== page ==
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A lot of charter school graduates maintain a relationship with their school after they pick up their diplomas. Ja’Quita Kelley has taken that to another level.
Thirteen years after graduating from International Academy of Flint, Ja’Quita is now serving as a board member at the school. According to the Governor John Engler Center for Charter Schools at Central Michigan University, which authorizes the school, Ja’Quita is one of several charter school graduates across the state who now serve on their alma mater’s school board.
A high-performing charter school that serves grades K-12, International Academy of Flint has a well-rounded curriculum that aims to prepare its graduates for college or the workforce. Ja’Quita said the school did an excellent job of preparing her for the future.
She attended the school from 2005 until her graduation in 2010. She then attended the University of Michigan-Flint, where she earned her bachelor’s degree in business administration in 2015 and her master’s of business administration in 2018.
I received my bachelor's degree in business administration in 2015 and became an Americorp VISTA volunteer, where I worked in the City of Flint Planning Department during the water crisis,” she said. “As a graduate student, I took part in the Kakehashi Program, also known as the Japanese Friendship Ties Program, to explore Japanese innovation and business styles in order to facilitate trainings to local businesses in my hometown.
I love how IAF taught me how to learn, regardless of the subject, she added. “My school was all about creating students with sustainable skills. The type of skills that I learned made the difference between graduating college or not."
Ja’Quita has been working in her hometown ever since, including for the Ruth Mott Foundation. When the opportunity came to join the school board at International Academy of Flint, she gladly accepted. She’s also taking every opportunity to advocate for the students and families in the community.
In February of this year, Ja’Quita had the opportunity as a parent and charter school member to take part in a roundtable discussion in Flint with Gov. Gretchen Whitmer, discussing Pre-K education. Ja’Quita told the governor that as a board member at IAF, she’s helping the school focus on giving parents in the community the early education resources they need.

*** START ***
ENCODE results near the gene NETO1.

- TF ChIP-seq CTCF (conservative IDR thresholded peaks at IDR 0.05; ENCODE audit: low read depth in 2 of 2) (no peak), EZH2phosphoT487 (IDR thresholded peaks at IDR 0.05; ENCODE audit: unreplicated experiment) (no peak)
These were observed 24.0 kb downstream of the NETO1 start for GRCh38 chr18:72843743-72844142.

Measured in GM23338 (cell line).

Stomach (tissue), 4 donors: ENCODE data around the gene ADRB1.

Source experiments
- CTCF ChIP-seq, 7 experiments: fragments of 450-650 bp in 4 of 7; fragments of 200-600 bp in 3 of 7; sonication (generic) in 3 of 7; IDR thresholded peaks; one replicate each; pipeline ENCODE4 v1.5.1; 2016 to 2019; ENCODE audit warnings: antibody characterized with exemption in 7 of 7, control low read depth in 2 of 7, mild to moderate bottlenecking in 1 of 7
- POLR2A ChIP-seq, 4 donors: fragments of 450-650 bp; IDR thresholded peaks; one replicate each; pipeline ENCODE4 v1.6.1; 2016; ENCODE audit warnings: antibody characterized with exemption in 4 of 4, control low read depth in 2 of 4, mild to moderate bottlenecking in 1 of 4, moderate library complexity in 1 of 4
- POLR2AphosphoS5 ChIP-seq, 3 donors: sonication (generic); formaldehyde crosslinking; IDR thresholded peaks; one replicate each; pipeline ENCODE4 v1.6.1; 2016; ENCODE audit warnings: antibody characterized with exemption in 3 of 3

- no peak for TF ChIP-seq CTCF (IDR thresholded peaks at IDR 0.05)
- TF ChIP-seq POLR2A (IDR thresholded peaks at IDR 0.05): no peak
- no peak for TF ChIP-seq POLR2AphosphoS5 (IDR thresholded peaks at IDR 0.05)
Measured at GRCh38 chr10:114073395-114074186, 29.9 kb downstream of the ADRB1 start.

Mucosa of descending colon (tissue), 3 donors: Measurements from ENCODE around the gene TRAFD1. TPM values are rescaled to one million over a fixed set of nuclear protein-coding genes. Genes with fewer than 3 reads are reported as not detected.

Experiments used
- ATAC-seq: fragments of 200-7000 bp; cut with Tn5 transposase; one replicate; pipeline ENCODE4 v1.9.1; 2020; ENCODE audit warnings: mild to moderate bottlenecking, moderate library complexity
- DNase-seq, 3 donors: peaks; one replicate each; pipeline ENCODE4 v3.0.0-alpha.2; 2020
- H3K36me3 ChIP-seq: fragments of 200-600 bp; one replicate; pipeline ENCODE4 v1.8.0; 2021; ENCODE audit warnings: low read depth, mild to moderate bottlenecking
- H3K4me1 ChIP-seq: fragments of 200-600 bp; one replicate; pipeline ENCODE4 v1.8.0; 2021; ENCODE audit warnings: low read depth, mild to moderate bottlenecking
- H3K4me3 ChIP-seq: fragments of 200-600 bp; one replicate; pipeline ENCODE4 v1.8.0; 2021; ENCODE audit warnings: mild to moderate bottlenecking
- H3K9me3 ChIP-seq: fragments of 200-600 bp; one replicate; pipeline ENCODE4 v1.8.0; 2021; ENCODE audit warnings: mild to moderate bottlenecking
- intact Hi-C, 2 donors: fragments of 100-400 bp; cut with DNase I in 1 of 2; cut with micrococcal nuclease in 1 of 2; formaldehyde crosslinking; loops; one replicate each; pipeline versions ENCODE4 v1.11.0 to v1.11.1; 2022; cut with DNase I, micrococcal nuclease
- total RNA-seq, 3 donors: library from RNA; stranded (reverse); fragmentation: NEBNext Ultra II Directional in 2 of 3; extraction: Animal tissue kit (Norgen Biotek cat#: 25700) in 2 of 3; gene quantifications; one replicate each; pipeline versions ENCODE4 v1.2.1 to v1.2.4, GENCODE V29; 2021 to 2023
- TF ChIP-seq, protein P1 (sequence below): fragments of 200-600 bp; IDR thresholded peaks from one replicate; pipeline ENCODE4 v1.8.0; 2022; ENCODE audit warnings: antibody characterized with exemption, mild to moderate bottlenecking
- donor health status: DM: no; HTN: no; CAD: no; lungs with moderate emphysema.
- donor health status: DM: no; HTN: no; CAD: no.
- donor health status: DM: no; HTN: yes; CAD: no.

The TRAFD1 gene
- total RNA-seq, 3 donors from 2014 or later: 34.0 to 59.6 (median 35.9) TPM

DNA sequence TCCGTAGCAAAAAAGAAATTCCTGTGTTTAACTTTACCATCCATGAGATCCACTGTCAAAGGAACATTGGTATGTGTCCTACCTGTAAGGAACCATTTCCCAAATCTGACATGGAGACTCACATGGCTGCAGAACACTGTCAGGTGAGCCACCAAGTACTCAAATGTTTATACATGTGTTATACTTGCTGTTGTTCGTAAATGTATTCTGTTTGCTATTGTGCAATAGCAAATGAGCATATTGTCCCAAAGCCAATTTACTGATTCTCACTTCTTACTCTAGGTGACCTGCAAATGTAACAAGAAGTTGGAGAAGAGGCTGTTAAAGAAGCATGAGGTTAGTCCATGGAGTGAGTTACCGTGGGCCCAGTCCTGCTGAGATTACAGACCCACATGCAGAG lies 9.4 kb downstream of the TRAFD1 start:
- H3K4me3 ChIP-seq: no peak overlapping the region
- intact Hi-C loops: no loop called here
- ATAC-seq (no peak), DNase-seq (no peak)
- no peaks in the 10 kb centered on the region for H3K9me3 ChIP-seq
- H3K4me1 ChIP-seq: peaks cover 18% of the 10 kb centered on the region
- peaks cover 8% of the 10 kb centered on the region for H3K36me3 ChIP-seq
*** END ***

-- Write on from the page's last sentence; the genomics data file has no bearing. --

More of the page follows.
We offer support and services where we transition and give parents different things,” she said in a story that appeared on flintbeat.com.
The board at IAF is a diverse seven-member group that includes President Diane Thompson, Vice President Jeff Houck, Secretary Yuwonia Speights-Beaugard, Treasurer Jacob Sopczynski and trustees FaLessia Booker and Mark Childress, in addition to Ja’Quita.
Charter school board members are appointed by the authorizer (in this case, Central Michigan University) and perform an important function to help assure the success of the school. A charter school board is responsible for setting policy, directing operational and academic performance and ensuring financial stability.
Charter school boards are public boards in every way. Their meetings are open to the public and all agendas and meeting minutes are available online.
In Ja’Quita’s case, being asked to serve on the board gave her an opportunity to stay connected with her school – and help it succeed – more than a decade after she graduated.
The Governor John Engler Center for Charter Schools at CMU says that it’s aware of several other charter schools in their portfolio that have alumni on the board, including Countryside Academy in Benton Harbor, Canton Charter Academy and Eagle Crest Charter Academy in Holland.